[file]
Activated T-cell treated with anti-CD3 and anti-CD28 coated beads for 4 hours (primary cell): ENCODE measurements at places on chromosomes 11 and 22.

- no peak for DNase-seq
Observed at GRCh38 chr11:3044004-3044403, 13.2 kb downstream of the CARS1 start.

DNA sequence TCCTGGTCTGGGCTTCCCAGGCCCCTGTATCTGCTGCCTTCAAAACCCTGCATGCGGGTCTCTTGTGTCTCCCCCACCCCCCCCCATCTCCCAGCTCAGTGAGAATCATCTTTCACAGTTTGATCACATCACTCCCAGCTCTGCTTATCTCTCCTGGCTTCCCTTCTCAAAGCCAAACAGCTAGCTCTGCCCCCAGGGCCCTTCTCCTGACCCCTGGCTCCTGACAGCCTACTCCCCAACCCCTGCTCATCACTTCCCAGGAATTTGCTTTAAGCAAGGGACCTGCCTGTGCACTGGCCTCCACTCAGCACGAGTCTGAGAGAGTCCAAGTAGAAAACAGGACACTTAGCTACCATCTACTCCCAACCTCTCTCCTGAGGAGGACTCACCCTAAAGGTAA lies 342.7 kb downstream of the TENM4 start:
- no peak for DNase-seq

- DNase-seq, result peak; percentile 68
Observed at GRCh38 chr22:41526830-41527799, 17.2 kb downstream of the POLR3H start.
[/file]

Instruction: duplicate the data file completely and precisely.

Activated T-cell treated with anti-CD3 and anti-CD28 coated beads for 4 hours (primary cell): ENCODE measurements at places on chromosomes 11 and 22.

- no peak for DNase-seq
Observed at GRCh38 chr11:3044004-3044403, 13.2 kb downstream of the CARS1 start.

DNA sequence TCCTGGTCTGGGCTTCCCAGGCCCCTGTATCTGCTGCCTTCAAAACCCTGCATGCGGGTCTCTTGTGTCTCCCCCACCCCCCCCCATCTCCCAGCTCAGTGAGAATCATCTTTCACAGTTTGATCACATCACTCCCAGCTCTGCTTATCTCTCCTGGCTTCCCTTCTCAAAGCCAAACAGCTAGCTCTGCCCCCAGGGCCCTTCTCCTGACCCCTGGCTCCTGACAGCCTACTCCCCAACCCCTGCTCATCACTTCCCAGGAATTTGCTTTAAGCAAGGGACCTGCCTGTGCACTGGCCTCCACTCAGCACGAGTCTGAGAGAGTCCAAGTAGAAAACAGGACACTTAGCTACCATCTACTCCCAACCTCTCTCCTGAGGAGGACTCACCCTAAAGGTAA lies 342.7 kb downstream of the TENM4 start:
- no peak for DNase-seq

- DNase-seq, result peak; percentile 68
Observed at GRCh38 chr22:41526830-41527799, 17.2 kb downstream of the POLR3H start.